SCOTIA — Bob Leto’s first season as head football coach at Scotia-Glenville saw signs of continued upward trajectory for the Tartans program, with a Section II Class A playoff appearance and an impressive season-closing crossover win against Amsterdam.
Then came 2020, and the onset of the COVID-19 pandemic brought a halt to all of that progress.
The fall 2020 season was pushed back into a shortened spring 2021 campaign that saw a Tartans team devastated by pandemic-related quarantines go 0-5. When Leto brought his team back a few months later for the fall 2021 season, things didn’t go much better, with COVID and injuries hampering a team that was short on numbers to begin with in a 2-5 campaign that ended in a four-game losing streak, with those last three losses all coming by 35 points or more.
“Last year,” Leto said, as his team practiced Wednesday afternoon, “we had three different weeks where we were down 21 players. A combination of quarantine and injury, and some other stuff. It made it very challenging. The whole second half of the year, we had to unfortunately steal all of our JV players, and that messed up our JV season.”
Finally, this season, things have started to turn back in a positive direction.
Scotia-Glenville opened the season in difficult fashion, going on the road and falling 38-7 to defending Section II Class B champion Ravena-Coeymans-Selkirk, but the Tartans have rebounded over the last two weeks with back-to-back road wins against Hudson Falls and Cohoes.
That sets the stage for a big opportunity Friday night in the Tartans’ home opener, with undefeated Gloversville — last year’s Class B runner-up — coming to Hitchcock Field for a 7 p.m. matchup.
With only four Section II Class B playoff spots available this year, games like Friday’s are an opportunity for the Tartans to prove that not only have they started to turn things around, but they might be ready to contend, as well.
“It would mean a lot,” Tartans quarterback Bryce Layton said. “Scotia football hasn’t been that good, but we know we’re different.”
“We’ve been through a lot as a program,” senior tight end/linebacker Paul Marotta said. “But, that’s what makes us special. We come out here as a group, as a family. We’ve all been playing ball together for a lot of years.”
There are plenty of differences between this Scotia-Glenville team and the one that most recently brought the program to the Section II postseason in 2019. That was a senior-heavy squad, full of players who had spent years at their respective positions, with a deep roster of nearly 50 varsity players.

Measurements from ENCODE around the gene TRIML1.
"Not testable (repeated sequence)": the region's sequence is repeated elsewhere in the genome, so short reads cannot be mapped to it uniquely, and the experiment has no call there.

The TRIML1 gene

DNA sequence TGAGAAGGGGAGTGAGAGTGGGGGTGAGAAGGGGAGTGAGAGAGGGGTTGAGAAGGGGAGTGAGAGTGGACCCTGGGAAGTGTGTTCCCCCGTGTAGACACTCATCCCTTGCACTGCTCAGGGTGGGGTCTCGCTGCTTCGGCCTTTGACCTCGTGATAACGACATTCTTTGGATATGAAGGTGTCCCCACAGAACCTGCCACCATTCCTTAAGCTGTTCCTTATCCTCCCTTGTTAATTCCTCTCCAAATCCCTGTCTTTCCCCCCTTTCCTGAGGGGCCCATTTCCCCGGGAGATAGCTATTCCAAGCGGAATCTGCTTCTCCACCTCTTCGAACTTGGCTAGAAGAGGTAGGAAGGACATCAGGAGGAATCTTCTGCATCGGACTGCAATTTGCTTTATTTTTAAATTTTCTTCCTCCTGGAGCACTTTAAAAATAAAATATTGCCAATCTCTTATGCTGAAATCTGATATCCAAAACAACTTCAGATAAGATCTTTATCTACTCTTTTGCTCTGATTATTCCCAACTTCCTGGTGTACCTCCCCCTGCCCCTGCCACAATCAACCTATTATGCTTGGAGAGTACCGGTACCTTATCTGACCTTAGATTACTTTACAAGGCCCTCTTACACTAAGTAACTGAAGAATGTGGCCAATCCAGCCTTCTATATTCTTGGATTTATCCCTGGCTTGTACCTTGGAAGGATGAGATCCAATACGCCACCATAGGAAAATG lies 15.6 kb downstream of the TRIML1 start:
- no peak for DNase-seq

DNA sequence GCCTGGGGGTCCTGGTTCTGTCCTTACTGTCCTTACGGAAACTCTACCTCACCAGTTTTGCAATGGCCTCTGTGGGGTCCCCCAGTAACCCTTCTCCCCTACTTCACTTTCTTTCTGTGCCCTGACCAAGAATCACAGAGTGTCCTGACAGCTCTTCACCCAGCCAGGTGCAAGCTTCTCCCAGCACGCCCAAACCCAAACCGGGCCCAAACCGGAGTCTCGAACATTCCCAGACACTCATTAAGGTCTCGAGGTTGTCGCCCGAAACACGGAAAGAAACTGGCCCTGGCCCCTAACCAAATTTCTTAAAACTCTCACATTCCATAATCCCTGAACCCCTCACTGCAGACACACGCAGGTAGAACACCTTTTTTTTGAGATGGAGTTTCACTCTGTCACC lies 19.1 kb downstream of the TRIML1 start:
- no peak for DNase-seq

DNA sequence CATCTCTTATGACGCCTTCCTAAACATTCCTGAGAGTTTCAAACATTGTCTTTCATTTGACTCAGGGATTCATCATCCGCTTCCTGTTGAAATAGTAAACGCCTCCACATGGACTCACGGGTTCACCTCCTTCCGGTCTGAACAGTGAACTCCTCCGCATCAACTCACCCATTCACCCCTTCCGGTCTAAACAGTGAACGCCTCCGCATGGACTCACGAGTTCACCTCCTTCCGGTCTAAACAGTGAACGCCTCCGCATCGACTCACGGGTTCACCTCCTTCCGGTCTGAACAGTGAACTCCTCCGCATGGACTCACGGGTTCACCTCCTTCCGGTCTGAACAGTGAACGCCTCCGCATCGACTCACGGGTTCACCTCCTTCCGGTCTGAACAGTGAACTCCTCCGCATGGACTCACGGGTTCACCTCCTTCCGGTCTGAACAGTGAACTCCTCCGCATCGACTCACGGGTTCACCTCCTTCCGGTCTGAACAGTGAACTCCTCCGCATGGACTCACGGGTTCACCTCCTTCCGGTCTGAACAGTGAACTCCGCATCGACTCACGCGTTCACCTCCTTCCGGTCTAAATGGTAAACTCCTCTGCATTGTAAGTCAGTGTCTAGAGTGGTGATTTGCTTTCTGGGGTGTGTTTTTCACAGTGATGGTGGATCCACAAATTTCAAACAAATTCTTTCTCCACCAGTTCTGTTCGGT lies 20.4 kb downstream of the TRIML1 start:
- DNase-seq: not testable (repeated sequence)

This year’s team? It’s got a roster just about half that size, and it’s full of players who have moved around from their natural spots for the good of the team, like Nick Battaglia switching from free safety to inside linebacker, or George Allard moving from fullback to offensive guard to give the Tartans added depth on the line.
“It’s really a team effort,” Leto said. “These guys are really coming together and working well together. It’s a lot of guys contributing.”
Leto’s also tailored his playbook to this team’s particular talents, emphasizing speed and athleticism over size and power, and allowing first-year starting quarterback Layton to operate in a more open offense.
It’s required a lot of work, senior running back and linebacker Nick Coons said, but it’s paid off.
“We really want to make a statement and show what we’re made of,” said Coons, who had an interception return for a touchdown that kickstarted the Tartans’ 27-22 win over Hudson Falls on Sept. 10. “We’ve been practicing hard, and we want to show it on the field.”
The Tartans are hopeful that their 2022 can emulate the 2021 of Friday night’s opponent, Gloversville. Last year, the Huskies rebounded from nearly a decade of struggles to close their season strong and reach the program’s first Section II championship game in more than two decades. So far this season, the Huskies have gotten right back to business, winning all three of their games by double digits.
For Scotia-Glenville, Friday is a chance to show they’re on the same trajectory.
“We take it as an opportunity to show everyone in the whole section what we’re really about,” Marotta said. “We want to show that we’re a special team, that we can compete with anyone.”